Improve Security Through Food Packaging

Emerging technologies can help create a package that safeguards products from tampering and protects your brand from counterfeiting.

By Kate Bertrand, Packaging Editor

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Most packaging security experts advise using multiple layers of overt and/or covert security to protect products and brands. "We encourage layering, because it increases the difficulty of replicating the package," says Earle Ingalls, vice president of marketing and sales with Document Security Systems Inc. (www.documentsecurity.com), Rochester, N.Y.

Document Security Systems' AuthentiGuard VeriGlow technology inherently offers two levels of covert security. The package or label is printed using invisible security ink and at the same time encoded with hidden graphics or text. A special light source is used to detect the security ink's glow, and a handheld decoder lens reveals the hidden message.

Another approach is the company's AuthentiGuard Prism technology, in which a hidden image or message is printed on the package or label. The covert information cannot be seen with the naked eye; a proprietary hand-held verifier lens is needed to view the information and verify authenticity. If the label is photocopied, the hidden image is not duplicated.

'Step one in security defense'

 

Global statistics on the growth of food counterfeiting are scarce, but a report from the European Commission of the European Union (EU) shows EU customs personnel seized 4.4 million counterfeit "foodstuffs, alcoholic and other drinks" in 2004. This represented an increase of about 200 percent over the prior year.

According to news reports from the region, the Nestlé, Lipton and Coca-Cola brands have been particularly hard hit by counterfeiting in Europe; Knorr and Pepsi brands also have been the target of knock-offs in the EU.

Worldwide, some of the most commonly counterfeited food products include nutraceuticals, coffee, baby formula, bottled water, soy sauce and other sauces.

Jacobs brand coffee from Kraft Foods (www.kraft.com), Northfield, Ill., was the target of counterfeiting in Romania in 2002. And Abbott's Similac baby formula was the victim of counterfeiting in the U.S. several years earlier.

"Counterfeiters look for a high degree of brand equity — they pick brand names that everybody recognizes and that command a higher price — combined with ease of faking," says Carolyn Burns, global marketing manager, DuPont Security Solutions (www2.dupont.com/Packaging/en_US/products_services/brand_protection), Wilmington, Del.

In both the Jacobs and Similac episodes, codes on the counterfeit packages were instrumental in identifying the fakes. The counterfeit Jacobs packages were marked with erroneous lot codes and best-before date codes. The counterfeit labels on the fake Similac containers were marked with a non-existent lot code.

Marking primary packaging with some combination of lot code, batch number and/or date is "step one in security defense," says Jack Walsh, sales manager for security print solutions at Videojet Technologies Inc. (www.videojet.com), Wood Dale, Ill. That's true whether the security threat is from counterfeiters, terrorists or tamperers.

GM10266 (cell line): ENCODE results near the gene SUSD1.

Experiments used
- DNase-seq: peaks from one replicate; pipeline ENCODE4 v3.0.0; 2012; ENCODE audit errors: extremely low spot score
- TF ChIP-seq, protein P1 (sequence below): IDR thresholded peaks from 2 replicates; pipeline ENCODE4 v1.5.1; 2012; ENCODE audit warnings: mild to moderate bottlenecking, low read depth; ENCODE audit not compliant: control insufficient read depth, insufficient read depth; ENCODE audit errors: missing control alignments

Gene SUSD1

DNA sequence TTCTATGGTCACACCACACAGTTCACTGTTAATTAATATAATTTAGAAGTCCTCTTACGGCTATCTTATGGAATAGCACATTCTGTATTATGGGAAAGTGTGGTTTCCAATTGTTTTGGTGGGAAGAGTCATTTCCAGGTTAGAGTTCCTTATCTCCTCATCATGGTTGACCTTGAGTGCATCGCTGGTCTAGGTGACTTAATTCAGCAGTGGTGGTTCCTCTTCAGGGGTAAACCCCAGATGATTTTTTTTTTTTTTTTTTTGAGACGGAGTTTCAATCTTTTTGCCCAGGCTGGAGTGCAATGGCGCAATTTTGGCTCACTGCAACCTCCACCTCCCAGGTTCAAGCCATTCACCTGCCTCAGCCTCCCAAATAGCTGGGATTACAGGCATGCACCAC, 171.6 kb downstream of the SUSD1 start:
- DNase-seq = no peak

Walsh adds that a code "may only look like freshness dating to the consumer, but from the manufacturer's standpoint, it's an insurance policy that they made this on such and such a date," at a specific facility, and as part of a particular lot.

Packaging security: Ballantine Produce RFID-enabled label
Ballantine Produce was not required to use RFID tags to supply Wal-Mart et al. "As you analyze the data RFID technology provides as your items move through the supply chain, there are obvious food safety, traceability and process opportunities," says the company's IT director.

If a consumer encounters a problem with a product, or if the food processor has reason to believe a batch of its product is either dangerous or doesn't meet regulatory standards, the company can use the package codes to alert distributors, retailers and consumers and to conduct a recall.

Track movement via RFID

 

Tracking and tracing incoming ingredients and packaging materials and outgoing finished goods have taken on a great deal more significance with the implementation of the Bioterrorism Act of 2002.

Meeting the package-tracking requirements of the act requires comprehensive record-keeping and keen attention to the movement of packaging supplies through the supply chain. RFID technology is well positioned to aid in these activities.

Although security was not the original factor driving an RFID pilot program at Ballantine Produce Co. (www.ballantineproduce.com), Sanger, Calif., the company expects improved safety and security to be one of benefits of the deployment.

"We're getting data back from our retailers that show us the movement of our cases through their supply chain. So if we had to recall those RFID shipments, we could perform a container-level recall," says David Silva, director of information systems at Ballantine.

"It's much more surgical" than a recall without RFID tagging, which "would be more of a pallet-level or lot-level recall," Silva adds. "As you begin to analyze the data RFID technology provides as your items move through the supply chain, there are obvious food safety and traceability opportunities — not only that, but process improvement, especially with time-sensitive products."

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